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I just saw someone write that they were a "die heart" fan. I always thought the term was supposed to be "die hard" but I decided to google it just in case I was wrong.

Google was unable to give me a definitive answer as there were folk on both sides of the fence. Anyone know the true answer?

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  • lololol! There is a forum for movies in stackexchange, you know. – Blessed Geek Jan 20 '14 at 4:07
  • @congusbongus Right, I gathered that there are plenty of people using the term 'die heart'. Your reference makes it look like that is a variant of 'die hard' with references to when people have used it that way. So I wonder whether this is a case where people have used it the wrong way long enough that it's now considered correct? – BVernon Jan 20 '14 at 4:22
  • @BVernon, Do you recall the percentages in each instance? – Michael Owen Sartin Jan 20 '14 at 4:25
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    @BVernon it's an eggcorn. – congusbongus Jan 20 '14 at 4:32
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I think "diehard," "die hard," and "dieheart" are all different.

diehard |ˈdīˌhärd| noun [ often as modifier ] a person who strongly opposes change or who continues to support something in spite of opposition: diehard traditionalists | she was a diehard Yankees fan. ORIGIN mid 19th cent.: from die hard (see die1) .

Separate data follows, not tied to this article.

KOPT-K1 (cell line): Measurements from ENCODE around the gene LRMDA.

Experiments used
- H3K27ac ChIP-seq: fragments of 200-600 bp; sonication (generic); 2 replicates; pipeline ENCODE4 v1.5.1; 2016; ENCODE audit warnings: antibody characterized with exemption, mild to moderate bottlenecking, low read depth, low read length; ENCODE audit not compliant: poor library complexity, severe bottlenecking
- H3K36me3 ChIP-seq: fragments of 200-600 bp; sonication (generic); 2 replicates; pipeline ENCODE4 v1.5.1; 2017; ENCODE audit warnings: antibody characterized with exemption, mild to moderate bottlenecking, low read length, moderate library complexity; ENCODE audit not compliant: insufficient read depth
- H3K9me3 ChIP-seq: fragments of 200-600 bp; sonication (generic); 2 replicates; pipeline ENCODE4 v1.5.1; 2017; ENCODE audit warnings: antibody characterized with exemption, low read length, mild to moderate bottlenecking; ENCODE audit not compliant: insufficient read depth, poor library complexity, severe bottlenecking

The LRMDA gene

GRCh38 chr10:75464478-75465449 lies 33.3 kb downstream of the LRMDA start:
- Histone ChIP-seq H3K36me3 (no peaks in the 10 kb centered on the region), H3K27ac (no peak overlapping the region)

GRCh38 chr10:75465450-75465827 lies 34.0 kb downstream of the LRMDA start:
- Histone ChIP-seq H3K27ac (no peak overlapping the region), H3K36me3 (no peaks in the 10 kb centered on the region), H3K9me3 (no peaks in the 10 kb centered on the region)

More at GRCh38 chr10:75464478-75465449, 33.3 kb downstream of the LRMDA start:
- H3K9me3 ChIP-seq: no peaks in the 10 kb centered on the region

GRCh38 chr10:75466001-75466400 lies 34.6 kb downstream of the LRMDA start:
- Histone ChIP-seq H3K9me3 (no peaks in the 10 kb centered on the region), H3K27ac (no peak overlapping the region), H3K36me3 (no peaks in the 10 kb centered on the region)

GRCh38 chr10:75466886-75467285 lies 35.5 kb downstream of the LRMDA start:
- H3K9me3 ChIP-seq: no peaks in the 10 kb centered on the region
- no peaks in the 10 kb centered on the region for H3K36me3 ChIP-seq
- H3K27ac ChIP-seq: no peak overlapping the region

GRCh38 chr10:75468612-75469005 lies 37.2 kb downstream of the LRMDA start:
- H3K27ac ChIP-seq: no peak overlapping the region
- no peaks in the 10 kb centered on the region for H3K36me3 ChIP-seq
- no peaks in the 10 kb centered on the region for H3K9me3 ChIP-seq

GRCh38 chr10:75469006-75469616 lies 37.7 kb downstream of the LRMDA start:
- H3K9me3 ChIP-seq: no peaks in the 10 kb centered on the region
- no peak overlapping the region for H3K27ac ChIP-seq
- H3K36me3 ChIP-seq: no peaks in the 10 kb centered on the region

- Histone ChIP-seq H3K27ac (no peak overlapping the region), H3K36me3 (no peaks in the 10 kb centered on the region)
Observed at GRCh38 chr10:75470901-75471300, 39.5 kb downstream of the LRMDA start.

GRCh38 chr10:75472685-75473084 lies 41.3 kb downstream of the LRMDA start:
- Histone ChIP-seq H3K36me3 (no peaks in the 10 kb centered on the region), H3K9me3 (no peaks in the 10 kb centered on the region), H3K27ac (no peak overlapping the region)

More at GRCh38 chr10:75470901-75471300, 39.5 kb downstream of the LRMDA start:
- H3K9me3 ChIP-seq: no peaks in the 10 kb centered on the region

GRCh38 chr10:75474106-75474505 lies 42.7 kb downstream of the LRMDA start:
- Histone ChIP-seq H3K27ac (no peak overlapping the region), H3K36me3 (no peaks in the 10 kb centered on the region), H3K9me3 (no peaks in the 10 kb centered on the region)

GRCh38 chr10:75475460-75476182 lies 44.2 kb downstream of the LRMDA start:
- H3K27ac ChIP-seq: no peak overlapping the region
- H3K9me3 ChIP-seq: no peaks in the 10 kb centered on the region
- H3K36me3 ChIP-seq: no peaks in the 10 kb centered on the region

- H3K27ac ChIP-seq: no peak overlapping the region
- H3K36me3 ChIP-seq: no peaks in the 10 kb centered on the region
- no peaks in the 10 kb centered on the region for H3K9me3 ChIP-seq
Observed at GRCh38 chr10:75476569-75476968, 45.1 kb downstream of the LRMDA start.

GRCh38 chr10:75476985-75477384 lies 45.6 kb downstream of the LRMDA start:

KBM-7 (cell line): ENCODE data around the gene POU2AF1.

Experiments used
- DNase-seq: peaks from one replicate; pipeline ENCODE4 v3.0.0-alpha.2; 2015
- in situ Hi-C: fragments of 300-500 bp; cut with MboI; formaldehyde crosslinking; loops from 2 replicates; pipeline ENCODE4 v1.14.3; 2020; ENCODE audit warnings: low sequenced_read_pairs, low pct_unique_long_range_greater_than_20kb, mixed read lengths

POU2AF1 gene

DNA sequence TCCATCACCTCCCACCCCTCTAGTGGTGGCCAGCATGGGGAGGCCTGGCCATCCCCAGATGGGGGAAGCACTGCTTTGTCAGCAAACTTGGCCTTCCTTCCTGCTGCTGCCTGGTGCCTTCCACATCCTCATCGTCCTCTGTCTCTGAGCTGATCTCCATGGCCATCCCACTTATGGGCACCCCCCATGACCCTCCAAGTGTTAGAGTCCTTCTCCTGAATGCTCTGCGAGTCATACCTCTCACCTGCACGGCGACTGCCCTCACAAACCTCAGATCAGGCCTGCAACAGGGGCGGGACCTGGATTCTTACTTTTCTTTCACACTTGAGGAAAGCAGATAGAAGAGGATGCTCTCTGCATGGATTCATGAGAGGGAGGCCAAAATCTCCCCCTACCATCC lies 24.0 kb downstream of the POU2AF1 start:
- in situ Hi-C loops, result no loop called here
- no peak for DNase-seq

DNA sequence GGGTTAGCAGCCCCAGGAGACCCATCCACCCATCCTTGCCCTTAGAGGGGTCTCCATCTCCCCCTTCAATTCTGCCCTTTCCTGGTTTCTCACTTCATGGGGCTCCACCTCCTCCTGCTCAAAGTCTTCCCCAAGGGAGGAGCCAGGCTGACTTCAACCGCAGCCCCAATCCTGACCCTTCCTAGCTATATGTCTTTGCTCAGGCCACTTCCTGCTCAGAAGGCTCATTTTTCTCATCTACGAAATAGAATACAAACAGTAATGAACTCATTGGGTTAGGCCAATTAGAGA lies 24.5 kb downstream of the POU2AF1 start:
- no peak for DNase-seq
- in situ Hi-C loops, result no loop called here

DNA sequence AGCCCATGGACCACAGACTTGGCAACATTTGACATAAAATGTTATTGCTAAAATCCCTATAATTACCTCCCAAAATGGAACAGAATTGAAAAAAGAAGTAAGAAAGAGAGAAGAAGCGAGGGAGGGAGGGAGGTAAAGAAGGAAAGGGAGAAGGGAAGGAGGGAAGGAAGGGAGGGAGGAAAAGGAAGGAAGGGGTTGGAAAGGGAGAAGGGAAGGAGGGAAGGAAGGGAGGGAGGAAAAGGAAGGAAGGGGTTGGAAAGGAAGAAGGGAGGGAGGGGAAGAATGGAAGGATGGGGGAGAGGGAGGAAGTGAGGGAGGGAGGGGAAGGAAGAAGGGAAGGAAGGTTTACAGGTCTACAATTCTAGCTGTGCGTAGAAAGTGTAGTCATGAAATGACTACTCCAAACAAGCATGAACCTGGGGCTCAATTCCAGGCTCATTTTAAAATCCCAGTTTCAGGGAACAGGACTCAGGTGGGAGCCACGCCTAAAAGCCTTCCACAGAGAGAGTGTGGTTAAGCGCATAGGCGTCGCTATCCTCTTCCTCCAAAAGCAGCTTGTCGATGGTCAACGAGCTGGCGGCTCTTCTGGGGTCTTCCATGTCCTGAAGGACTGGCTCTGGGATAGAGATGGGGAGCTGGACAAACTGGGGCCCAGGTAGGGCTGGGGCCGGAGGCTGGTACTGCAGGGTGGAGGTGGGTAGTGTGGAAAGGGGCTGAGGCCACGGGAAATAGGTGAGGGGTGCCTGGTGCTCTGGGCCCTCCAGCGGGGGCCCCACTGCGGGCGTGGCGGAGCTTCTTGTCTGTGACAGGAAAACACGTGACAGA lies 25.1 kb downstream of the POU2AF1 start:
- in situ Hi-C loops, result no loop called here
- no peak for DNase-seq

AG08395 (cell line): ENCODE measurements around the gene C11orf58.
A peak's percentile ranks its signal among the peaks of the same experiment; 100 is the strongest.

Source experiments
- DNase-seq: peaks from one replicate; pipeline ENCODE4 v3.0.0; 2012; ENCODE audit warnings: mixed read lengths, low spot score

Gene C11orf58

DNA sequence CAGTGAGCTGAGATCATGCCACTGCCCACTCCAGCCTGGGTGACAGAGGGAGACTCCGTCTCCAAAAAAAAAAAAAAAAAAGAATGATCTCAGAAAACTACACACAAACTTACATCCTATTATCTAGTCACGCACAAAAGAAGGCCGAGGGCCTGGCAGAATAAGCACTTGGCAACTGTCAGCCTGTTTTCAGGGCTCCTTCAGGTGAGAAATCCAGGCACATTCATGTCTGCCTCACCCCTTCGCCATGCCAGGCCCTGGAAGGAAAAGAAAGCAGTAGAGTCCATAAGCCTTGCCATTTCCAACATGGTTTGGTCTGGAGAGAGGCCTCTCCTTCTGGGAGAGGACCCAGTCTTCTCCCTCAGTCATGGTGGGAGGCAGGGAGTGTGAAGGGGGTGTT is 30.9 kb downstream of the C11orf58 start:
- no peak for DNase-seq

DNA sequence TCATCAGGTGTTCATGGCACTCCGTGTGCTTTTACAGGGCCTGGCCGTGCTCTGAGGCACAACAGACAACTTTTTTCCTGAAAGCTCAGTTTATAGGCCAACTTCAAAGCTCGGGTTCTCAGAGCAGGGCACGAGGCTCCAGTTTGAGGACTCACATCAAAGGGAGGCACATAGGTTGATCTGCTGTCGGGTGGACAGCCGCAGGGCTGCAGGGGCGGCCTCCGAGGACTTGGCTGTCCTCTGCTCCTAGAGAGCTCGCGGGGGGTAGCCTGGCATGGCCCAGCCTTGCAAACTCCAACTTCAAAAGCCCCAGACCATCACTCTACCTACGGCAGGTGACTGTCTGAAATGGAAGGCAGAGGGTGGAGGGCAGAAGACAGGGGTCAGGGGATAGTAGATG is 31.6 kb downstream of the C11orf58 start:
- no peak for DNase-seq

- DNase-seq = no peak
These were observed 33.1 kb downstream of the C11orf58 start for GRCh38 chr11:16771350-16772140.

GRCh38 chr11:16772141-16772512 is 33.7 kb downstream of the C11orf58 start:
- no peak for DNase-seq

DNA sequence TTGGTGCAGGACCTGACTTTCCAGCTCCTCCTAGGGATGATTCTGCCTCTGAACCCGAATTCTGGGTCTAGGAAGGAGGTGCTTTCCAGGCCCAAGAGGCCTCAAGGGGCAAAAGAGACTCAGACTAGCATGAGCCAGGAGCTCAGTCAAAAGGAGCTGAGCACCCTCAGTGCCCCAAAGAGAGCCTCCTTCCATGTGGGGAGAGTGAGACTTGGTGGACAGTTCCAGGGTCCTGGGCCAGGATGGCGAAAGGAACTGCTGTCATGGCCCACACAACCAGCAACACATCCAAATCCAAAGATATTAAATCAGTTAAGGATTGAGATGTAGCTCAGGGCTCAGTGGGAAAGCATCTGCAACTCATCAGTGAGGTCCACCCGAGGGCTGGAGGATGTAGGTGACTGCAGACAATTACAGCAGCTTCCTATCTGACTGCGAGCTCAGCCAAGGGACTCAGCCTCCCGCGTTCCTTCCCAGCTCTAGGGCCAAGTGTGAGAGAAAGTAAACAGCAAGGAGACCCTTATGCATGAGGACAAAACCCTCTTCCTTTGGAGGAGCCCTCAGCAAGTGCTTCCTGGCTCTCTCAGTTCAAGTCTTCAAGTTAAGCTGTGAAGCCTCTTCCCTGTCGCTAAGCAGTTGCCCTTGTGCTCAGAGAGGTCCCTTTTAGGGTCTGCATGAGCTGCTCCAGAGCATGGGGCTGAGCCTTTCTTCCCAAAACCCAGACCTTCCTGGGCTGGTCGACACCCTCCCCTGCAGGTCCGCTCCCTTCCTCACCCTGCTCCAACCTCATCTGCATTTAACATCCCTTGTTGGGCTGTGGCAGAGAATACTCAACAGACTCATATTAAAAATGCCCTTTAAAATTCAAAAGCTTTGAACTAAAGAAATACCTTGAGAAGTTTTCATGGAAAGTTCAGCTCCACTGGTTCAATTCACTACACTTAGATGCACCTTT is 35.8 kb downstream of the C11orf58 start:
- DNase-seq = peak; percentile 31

"Die hard" is a phrase, not a word.

PHRASES die hard – disappear or change very slowly: old habits die hard.

"Die heart" is nonexistent in a legitimate dictionary, so all we can do is consult definitions that may have been randomly fabricated.

As Kris defined from UrbanDictionary:

One who is ridiculously overwhelmingly passionate about a specific thing, person, place, verb, or adverb. One willing to die for said cause, and as a result their heart would stop beating. She was a dieheart about the consumption of breakfast cereals. Thus meaning that she valued the consumption of breakfast cereals with great integrity.

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    I don't think you're wrong. I think my mistake was making it two words instead of a single one, otherwise I would have found it in the dictionary and that would have settled it :) – BVernon Jan 20 '14 at 21:44
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die heart, also dieheart
Informal, after the expression die hard, esp., in contrast, not as a synonym/ variant.

See UD dieheart:

One who is ridiculously overwhelmingly passionate about a specific thing, person, place, verb, or adverb. One willing to die for said cause, and as a result their heart would stop beating.
She was a dieheart about the consumption of breakfast cereals. Thus meaning that she valued the consumption of breakfast cereals with great integrity.

cf. UD 2. die hard:

It means when you are determined to do something, similarly like Bruce Willis in the film Die Hard.
Can be used as a verb or a noun.

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  • A verb or a noun? "He challenged us to diehard the marathon"?? – GEdgar Jan 20 '14 at 14:41
  • @GEdgar Doesn't work as a noun either, haha. That's what you get from urban dictionary though :) – BVernon Jan 20 '14 at 21:50
  • @GEdgar Any noun can generally be 'verbed' (these days). Why blame urban dictionary? – Kris Jan 21 '14 at 5:46

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